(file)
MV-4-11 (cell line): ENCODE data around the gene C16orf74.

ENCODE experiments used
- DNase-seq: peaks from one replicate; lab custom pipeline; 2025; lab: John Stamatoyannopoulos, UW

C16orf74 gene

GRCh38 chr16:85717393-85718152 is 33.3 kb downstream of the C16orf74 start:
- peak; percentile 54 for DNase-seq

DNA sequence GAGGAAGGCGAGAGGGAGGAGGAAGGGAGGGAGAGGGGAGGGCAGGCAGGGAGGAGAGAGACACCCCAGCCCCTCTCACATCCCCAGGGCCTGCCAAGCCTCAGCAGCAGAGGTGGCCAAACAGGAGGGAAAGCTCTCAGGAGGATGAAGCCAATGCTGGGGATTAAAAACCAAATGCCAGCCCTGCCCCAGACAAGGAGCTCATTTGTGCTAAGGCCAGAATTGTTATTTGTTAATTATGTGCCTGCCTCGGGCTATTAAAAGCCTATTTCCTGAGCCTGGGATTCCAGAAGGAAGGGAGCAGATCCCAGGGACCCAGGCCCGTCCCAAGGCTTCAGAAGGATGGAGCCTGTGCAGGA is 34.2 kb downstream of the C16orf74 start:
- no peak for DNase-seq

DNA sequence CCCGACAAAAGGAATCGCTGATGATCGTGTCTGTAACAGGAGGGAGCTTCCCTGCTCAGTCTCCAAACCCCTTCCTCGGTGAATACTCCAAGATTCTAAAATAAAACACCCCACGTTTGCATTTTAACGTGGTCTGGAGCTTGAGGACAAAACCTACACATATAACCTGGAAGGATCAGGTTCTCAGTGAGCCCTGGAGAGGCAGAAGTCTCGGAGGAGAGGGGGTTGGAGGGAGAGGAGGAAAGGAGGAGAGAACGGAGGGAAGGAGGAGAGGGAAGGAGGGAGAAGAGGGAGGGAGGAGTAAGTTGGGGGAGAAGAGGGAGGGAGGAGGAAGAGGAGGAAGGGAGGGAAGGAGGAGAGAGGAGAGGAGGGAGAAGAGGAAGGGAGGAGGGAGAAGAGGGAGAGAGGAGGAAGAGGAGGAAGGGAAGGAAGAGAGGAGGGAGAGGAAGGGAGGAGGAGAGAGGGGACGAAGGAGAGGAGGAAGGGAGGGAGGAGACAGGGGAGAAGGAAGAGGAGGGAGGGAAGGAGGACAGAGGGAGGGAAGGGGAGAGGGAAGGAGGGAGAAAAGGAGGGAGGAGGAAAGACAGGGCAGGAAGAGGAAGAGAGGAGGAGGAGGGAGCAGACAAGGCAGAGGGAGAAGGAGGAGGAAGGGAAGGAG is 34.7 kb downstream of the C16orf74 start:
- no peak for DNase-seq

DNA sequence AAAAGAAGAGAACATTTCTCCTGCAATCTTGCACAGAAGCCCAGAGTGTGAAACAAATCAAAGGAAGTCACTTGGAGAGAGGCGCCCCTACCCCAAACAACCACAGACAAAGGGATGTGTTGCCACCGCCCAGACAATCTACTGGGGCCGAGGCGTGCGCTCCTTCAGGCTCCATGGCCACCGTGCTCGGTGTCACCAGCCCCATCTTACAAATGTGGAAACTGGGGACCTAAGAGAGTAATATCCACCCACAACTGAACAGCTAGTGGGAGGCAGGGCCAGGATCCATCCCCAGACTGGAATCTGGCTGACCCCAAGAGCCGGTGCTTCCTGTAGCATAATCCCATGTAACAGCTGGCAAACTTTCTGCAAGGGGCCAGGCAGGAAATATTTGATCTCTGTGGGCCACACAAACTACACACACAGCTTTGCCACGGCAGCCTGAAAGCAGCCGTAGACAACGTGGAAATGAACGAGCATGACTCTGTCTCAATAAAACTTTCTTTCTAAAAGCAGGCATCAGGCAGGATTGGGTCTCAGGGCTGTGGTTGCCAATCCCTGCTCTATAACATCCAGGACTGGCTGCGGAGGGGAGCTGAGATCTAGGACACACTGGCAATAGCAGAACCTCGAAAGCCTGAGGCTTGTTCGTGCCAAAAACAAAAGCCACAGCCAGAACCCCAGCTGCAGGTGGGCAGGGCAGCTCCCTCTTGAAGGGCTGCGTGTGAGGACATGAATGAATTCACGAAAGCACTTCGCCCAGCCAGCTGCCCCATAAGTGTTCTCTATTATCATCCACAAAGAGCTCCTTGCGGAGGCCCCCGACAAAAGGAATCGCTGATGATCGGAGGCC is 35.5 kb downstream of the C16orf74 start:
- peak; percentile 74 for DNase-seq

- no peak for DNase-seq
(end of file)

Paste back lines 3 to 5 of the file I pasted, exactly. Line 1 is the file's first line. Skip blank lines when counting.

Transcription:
- DNase-seq: peaks from one replicate; lab custom pipeline; 2025; lab: John Stamatoyannopoulos, UW

C16orf74 gene

GRCh38 chr16:85717393-85718152 is 33.3 kb downstream of the C16orf74 start: